Trump Jr. is also out there on Fox doubling down on xenophobia and claiming that closing our borders has been good preparation for “things like this.” (We were unaware that refugees and asylum seekers brought the virus to the U.S. We thought it was American citizens who were returning from luxury cruises and family vacations to *checks notes* Italy….)
Of course, Republicans are responding to their real crisis by vilifying Democrats. According to DT Jr., “thousands of blue checkmark elitists” are saying they don’t care if people lose their jobs and homes so long as we can get one of our “leftist clowns to implement free healthcare for illegals who are never gonna pay for it – that’s well worth [everyday Americans’] suffering.” We’ve not seen those Twitter accounts, have you?
And if that wasn’t enough, the “whataboutism” du jour is to compare and contrast Obama’s response to the swine flu pandemic in 2009 to Trump’s response to coronavirus. Of course they rewrite that history in all sorts of tortured ways, but it’s worth remembering what actually happened.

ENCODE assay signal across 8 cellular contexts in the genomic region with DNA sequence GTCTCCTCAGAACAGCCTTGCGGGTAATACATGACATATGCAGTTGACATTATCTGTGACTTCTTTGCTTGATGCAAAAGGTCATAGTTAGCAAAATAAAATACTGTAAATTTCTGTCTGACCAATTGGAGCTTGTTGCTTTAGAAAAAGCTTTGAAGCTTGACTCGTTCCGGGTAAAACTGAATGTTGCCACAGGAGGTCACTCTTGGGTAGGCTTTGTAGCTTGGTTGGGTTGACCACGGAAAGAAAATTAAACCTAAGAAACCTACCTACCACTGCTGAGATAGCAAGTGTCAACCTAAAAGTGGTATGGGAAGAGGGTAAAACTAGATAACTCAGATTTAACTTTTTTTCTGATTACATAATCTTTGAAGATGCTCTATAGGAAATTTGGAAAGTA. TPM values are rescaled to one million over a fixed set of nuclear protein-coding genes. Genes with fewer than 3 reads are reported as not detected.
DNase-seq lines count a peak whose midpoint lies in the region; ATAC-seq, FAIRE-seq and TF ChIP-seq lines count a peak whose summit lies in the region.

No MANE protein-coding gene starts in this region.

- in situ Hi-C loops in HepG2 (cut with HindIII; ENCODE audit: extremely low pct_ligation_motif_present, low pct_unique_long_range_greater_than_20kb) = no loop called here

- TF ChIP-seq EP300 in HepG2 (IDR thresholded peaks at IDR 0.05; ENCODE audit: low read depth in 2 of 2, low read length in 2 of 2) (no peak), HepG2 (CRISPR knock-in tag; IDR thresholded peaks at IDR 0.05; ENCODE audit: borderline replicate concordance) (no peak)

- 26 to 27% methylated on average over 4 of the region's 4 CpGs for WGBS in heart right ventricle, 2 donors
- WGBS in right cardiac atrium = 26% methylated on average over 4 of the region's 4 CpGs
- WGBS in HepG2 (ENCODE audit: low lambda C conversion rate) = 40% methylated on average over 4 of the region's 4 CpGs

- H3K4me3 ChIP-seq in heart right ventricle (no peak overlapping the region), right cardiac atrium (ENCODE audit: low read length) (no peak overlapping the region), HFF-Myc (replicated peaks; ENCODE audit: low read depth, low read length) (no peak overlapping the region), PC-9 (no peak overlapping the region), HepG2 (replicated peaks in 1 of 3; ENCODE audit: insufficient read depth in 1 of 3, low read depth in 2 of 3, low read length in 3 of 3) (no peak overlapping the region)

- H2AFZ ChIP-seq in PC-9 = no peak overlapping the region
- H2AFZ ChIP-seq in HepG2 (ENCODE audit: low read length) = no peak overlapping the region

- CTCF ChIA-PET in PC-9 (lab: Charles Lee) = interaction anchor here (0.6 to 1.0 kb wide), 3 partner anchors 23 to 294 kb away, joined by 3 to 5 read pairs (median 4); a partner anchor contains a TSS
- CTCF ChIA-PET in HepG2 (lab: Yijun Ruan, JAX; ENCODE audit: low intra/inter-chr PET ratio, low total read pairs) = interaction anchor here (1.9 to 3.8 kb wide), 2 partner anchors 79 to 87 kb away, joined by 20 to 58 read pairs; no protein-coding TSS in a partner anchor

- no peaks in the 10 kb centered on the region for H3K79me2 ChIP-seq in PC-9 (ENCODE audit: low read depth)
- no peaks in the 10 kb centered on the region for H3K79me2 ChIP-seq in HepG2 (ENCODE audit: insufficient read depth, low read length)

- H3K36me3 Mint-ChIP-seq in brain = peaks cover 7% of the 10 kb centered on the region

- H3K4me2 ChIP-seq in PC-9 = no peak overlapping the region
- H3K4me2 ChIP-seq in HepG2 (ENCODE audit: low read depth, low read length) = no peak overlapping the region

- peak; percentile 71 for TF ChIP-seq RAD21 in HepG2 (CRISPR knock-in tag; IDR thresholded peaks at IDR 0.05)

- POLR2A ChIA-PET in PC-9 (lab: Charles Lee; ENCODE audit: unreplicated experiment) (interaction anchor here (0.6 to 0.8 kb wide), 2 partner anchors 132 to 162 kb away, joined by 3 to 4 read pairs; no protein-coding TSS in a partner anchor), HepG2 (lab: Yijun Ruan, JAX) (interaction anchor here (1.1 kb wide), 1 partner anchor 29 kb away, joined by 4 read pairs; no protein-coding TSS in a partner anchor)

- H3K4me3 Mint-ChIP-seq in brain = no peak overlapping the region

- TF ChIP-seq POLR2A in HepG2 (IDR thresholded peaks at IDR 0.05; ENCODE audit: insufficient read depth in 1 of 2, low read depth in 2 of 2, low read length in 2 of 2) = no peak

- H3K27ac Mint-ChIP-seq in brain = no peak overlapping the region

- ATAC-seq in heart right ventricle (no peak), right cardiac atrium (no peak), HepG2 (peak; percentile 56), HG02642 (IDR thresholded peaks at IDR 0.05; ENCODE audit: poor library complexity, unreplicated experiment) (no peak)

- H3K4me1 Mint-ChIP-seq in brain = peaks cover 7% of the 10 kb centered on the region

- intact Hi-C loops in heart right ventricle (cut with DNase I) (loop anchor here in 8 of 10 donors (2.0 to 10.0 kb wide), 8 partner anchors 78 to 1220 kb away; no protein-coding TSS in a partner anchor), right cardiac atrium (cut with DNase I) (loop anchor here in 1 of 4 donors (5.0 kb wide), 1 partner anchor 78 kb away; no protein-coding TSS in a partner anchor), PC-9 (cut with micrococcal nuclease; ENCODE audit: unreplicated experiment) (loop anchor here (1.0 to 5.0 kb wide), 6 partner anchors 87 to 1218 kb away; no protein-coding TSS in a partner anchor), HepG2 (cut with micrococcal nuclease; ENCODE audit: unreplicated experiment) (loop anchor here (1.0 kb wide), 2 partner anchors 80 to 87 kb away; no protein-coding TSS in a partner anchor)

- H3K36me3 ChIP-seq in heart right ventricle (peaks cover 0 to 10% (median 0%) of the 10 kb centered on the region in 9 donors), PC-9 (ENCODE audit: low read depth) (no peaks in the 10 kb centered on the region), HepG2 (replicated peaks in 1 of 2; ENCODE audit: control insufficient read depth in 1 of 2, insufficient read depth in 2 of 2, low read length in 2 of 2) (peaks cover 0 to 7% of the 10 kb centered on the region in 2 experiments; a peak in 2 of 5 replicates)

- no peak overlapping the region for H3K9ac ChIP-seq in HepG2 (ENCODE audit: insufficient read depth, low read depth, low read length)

Contrary to some recently-spewed GOP talking points, Obama did not wait until millions of people were infected with H1N1 before declaring an “emergency.” When H1N1 emerged in April 2009, they addressed it right away and called a public health emergency late in that month – when there were only 20 confirmed cases. Testing kits were in all 50 states by May 5. The Obama administration renewed its public health emergency status twice before declaring a national emergency in October 2009. Even while Obama’s full staff hadn’t been confirmed (his administration was four months old at that point), they clearly had testing under control – unlike the current administration that seems to want to keep people in the dark about how many people have contracted the virus.
It’s pretty clear that coronavirus is spooking the Republicans – because if the economy crumbles, they know chances of reelection plummet.
They have a plan for that, too: as Hannity says, if the economy slows “I’ll blame Democrats!”
Of course they will.
We know you’re up to your eyeballs in election-related stuff right now. And chances are really good that you’re mourning the departure of your favorite candidate (since four dropped out this week).
We hear you.
But there’s an orange-haired existential threat in the White House right now, and it’s all hands on deck to remove him ASAP.
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If that sounds crazy, it’s because it is. So we want to make sure our 2020 Democratic nominee has some funds to fight back with when they need it the most.
Be a Democratic nominee defender – join today at www.itstarts.today/dumptrump!.
Jonathan Zucker & Michele Hornish